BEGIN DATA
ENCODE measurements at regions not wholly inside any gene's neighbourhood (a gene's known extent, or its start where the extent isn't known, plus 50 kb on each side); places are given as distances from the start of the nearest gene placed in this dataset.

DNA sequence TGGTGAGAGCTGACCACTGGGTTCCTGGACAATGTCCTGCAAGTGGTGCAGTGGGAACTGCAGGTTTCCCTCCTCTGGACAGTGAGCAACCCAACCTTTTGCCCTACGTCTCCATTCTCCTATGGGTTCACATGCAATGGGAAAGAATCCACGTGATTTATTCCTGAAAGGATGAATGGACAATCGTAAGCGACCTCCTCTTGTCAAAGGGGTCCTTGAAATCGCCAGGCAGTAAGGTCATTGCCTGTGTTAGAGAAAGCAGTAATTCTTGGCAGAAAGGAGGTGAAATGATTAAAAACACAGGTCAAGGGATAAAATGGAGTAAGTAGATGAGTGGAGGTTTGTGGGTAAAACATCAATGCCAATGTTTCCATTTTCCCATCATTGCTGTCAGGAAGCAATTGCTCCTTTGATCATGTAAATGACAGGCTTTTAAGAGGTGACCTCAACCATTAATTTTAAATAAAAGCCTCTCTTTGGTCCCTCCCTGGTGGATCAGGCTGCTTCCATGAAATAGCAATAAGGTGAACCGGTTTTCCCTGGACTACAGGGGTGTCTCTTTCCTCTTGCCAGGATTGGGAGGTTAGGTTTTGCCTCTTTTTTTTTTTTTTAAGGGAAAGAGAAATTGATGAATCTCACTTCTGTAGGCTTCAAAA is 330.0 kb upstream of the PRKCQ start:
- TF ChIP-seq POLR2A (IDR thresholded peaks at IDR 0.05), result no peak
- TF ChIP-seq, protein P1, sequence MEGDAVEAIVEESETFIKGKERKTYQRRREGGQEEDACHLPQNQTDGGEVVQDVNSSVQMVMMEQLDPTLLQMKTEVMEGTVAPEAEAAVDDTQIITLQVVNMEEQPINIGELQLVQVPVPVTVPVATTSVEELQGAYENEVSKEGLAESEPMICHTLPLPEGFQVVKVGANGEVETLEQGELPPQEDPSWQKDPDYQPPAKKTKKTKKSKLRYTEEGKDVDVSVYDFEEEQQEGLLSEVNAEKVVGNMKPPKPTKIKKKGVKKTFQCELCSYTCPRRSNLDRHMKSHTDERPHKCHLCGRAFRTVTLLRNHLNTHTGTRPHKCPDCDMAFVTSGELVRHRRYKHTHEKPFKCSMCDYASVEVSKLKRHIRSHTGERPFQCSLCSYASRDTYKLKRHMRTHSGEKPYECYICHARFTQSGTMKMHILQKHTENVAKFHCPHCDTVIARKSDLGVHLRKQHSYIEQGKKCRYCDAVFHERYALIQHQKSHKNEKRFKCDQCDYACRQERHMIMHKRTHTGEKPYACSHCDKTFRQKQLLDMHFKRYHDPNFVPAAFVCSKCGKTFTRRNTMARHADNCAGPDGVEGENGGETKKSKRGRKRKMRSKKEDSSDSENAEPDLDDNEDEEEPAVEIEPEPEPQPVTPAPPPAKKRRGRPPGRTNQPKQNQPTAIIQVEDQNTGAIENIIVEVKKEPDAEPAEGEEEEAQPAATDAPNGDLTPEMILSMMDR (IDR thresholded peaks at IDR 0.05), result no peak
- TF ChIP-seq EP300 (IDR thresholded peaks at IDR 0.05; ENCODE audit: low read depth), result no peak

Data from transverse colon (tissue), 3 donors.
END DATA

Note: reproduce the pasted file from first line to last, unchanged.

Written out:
ENCODE measurements at regions not wholly inside any gene's neighbourhood (a gene's known extent, or its start where the extent isn't known, plus 50 kb on each side); places are given as distances from the start of the nearest gene placed in this dataset.

DNA sequence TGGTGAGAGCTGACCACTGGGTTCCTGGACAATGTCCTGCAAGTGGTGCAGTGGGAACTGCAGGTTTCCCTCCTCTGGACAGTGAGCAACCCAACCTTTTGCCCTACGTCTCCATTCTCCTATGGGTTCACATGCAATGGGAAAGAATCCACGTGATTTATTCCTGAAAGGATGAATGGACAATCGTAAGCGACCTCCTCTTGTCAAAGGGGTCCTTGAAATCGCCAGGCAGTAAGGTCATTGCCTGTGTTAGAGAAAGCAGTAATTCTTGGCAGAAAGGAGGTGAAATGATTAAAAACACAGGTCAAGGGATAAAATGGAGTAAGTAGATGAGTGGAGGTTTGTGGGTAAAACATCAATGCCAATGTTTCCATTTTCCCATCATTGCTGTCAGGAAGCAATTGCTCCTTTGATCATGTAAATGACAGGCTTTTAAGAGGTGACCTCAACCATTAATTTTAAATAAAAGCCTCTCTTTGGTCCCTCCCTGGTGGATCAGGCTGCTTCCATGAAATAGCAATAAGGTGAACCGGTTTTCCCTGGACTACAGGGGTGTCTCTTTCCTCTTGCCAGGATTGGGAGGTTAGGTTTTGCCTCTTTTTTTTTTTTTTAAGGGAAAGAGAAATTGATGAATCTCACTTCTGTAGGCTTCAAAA is 330.0 kb upstream of the PRKCQ start:
- TF ChIP-seq POLR2A (IDR thresholded peaks at IDR 0.05), result no peak
- TF ChIP-seq, protein P1, sequence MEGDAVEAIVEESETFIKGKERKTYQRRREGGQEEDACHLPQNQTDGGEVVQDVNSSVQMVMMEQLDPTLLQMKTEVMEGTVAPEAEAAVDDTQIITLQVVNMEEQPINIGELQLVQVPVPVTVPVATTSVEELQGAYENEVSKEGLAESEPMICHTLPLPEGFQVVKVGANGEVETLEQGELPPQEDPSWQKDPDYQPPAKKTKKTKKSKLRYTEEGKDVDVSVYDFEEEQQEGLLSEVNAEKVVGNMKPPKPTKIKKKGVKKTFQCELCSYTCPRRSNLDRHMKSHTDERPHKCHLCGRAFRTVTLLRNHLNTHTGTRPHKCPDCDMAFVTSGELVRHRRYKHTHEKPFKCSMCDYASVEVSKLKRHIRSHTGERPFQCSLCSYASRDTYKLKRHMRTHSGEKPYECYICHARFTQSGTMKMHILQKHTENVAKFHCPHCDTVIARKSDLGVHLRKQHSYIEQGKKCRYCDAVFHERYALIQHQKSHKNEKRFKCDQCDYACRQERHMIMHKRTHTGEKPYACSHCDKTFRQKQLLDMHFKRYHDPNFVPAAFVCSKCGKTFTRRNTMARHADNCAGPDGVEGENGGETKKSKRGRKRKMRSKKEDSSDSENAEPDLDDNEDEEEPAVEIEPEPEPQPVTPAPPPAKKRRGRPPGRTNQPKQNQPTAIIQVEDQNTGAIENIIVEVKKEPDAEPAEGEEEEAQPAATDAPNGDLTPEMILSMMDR (IDR thresholded peaks at IDR 0.05), result no peak
- TF ChIP-seq EP300 (IDR thresholded peaks at IDR 0.05; ENCODE audit: low read depth), result no peak

Data from transverse colon (tissue), 3 donors.